CI: Initiation of Enteral Nutrition (2012)
Doig GS, Heighes PT, Simpson F, Sweetman EA. Early enteral nutrition reduces mortality in trauma patients requiring intensive care: A meta-analysis of randomised controlled trials. Injury. 2011 Jan; 42(1): 50-56.PubMed ID: 20619408
To determine whether early EN has benefits to critically ill adult trauma patients.
- Methodologically sound RCT that compared standard EN provided within 24 hours of injury to standard care
- Subjects were critically ill adult trauma patients (eg, mechanically ventilated, multi-trauma with urgent laparotomy, appropriate illness severity score)
- ICU stay more than two days.
- Major methodological flaws
- Publication based on sub-groups of patients from larger published trials
- Observational studies
- Systematic reviews
- Narrative reviews
- Previous meta-analyses
- No provision of primary comparison of timing of EN
- Non-adult trauma population
- Crossover trials
- Pre-operative interventions
- Failure to report mortality
- Evaluation of specialty EN formula
- Early EN not commenced within 24 hours.
MEDLINE and EMBASE were searched using appropriately broad medical subject heading and EMTREE terms for nutritional support and critical illness.
Meta-analysis of RCTs.
To be included in meta-analysis, studies had to incorporate standard EN within 24 hours of ICU admission.
- Fixed effects model with OR
- Tests for heterogeneity
- α=0.05 denoted statistical significance
- α=0.05 to 0.10 indicated a trend toward significance.
- Methodological quality appraisal
- Included trial characteristics
- Patient-oriented outcomes
- Complications and major ICU infections.
- Primary outcomes:
- Hospital discharge mortality
- ICU discharge mortality
- Secondary outcomes:
- Incidence of vomiting or aspiration
- Incidence of pneumonia
- Incidence of bacteremia
- Incidence of sepsis
- Incidence and severity of multiple organ dysfunction syndrome.
Early standard EN within 24 hours of ICU admission.
|Summary of Articles Reviewed|
|Number of articles identified and retrieved as potentially relevant||701|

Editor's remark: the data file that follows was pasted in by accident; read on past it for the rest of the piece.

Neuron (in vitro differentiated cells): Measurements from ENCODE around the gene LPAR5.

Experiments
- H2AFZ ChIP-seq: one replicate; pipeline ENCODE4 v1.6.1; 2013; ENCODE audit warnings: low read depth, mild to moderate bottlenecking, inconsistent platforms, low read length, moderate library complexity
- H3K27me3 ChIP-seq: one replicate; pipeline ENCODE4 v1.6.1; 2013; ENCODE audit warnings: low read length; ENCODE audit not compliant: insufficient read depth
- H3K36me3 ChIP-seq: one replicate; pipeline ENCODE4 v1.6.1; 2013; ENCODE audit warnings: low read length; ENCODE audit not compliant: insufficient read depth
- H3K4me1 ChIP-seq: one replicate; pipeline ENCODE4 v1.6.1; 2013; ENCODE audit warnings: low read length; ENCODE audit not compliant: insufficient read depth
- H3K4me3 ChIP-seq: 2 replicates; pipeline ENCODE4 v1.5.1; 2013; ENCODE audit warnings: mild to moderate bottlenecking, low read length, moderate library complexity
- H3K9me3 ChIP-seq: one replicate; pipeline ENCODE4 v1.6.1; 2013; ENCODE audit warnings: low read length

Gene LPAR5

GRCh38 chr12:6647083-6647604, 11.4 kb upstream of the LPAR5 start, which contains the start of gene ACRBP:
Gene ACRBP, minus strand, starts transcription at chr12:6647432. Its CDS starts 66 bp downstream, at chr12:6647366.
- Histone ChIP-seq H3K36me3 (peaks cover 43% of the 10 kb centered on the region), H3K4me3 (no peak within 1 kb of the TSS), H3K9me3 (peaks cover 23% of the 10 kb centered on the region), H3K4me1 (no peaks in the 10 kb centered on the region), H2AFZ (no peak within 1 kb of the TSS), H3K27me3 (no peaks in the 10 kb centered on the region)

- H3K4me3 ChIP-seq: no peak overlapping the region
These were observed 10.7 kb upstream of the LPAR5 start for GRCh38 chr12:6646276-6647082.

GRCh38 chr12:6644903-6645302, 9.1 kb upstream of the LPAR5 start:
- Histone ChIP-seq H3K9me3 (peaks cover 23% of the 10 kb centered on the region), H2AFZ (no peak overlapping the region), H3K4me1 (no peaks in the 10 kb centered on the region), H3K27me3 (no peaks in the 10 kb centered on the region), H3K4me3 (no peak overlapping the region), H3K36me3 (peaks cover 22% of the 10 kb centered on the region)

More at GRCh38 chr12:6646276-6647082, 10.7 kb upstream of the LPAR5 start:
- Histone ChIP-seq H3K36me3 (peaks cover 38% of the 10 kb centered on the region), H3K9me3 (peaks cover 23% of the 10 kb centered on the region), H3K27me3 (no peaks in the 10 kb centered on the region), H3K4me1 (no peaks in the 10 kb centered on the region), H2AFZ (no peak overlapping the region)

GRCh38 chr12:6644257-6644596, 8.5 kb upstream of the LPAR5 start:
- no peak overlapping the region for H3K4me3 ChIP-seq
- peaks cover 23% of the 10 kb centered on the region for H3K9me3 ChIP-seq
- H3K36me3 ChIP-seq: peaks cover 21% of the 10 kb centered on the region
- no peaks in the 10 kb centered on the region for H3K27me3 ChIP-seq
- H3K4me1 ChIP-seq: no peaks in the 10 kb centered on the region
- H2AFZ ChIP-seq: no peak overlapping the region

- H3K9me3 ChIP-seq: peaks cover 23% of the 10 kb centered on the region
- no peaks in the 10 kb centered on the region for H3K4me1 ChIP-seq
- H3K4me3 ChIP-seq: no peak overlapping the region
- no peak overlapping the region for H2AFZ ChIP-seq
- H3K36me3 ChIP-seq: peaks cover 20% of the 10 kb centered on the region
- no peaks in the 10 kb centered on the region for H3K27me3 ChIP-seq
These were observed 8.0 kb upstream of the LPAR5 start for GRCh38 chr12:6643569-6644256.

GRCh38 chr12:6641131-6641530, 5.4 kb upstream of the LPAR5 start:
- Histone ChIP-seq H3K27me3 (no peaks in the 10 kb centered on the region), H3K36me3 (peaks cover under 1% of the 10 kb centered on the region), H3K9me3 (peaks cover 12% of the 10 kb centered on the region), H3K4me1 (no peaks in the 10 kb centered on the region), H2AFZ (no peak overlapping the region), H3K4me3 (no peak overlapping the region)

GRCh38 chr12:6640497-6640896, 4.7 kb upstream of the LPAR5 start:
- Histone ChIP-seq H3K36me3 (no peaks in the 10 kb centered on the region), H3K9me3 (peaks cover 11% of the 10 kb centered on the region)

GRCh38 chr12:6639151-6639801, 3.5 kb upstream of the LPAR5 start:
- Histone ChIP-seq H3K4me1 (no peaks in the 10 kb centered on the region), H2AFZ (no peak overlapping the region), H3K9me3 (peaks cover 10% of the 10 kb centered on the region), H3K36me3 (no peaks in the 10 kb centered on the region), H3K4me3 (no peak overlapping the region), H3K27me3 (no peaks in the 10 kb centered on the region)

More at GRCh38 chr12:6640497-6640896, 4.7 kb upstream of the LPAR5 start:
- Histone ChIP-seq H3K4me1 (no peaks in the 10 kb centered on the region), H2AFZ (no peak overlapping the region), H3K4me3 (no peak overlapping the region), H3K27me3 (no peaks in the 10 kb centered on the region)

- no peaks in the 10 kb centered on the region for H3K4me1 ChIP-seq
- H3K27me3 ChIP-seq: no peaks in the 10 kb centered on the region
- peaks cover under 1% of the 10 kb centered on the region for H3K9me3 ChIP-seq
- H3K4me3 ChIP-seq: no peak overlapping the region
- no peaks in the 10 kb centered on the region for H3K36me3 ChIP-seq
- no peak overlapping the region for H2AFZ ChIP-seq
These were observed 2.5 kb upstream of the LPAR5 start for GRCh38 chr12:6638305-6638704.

|Number of articles reviewed for more detailed evaluation||525|
|Number and type of studies considered for meta-analysis||33|
|Number of articles that met all criteria for inclusion||4|
|Variable||Number of Studies||Early EN (Less than 24 hours)||Standard Care||P-value|
|Mortality (deaths/total subjects)||3||1/65||6/61||0.04|
|MODS severity (organ failures)||1||2.5±0.7||3.1±0.8||0.057|
Small studies of low quality suggest that there is a positive correlation between reduction in ICU and hospital discharge mortality to the initiation of early standard enteral nutrition. A large multi-center trial should be conducted to support these findings.
|University/Hospital:||Northern Clinical School, University of Sydney|
Quality Criteria Checklist: Review Articles
|1.||Will the answer if true, have a direct bearing on the health of patients?||Yes|
|2.||Is the outcome or topic something that patients/clients/population groups would care about?||Yes|
|3.||Is the problem addressed in the review one that is relevant to dietetics practice?||Yes|
|4.||Will the information, if true, require a change in practice?||Yes|
|1.||Was the question for the review clearly focused and appropriate?||Yes|
|2.||Was the search strategy used to locate relevant studies comprehensive? Were the databases searched and the search termsused described?||Yes|
|3.||Were explicit methods used to select studies to include in the review? Were inclusion/exclusion criteria specified andappropriate? Wereselectionmethods unbiased?||Yes|
|4.||Was there an appraisal of the quality and validity of studies included in the review? Were appraisal methodsspecified,appropriate, andreproducible?||No|
|5.||Were specific treatments/interventions/exposures described? Were treatments similar enough to be combined?||Yes|
|6.||Was the outcome of interest clearly indicated? Were other potential harms and benefits considered?||Yes|
|7.||Were processes for data abstraction, synthesis, and analysis described? Were they applied consistently acrossstudies and groups? Was thereappropriate use of qualitative and/or quantitative synthesis? Was variation in findings among studies analyzed? Were heterogeneity issued considered? If data from studies were aggregated for meta-analysis, was the procedure described?||Yes|
|8.||Are the results clearly presented in narrative and/or quantitative terms? If summary statistics are used, are levels ofsignificance and/or confidence intervals included?||Yes|
|9.||Are conclusions supported by results with biases and limitations taken into consideration? Are limitations ofthe review identified anddiscussed?||Yes|
|10.||Was bias due to the review's funding or sponsorship unlikely?||Yes|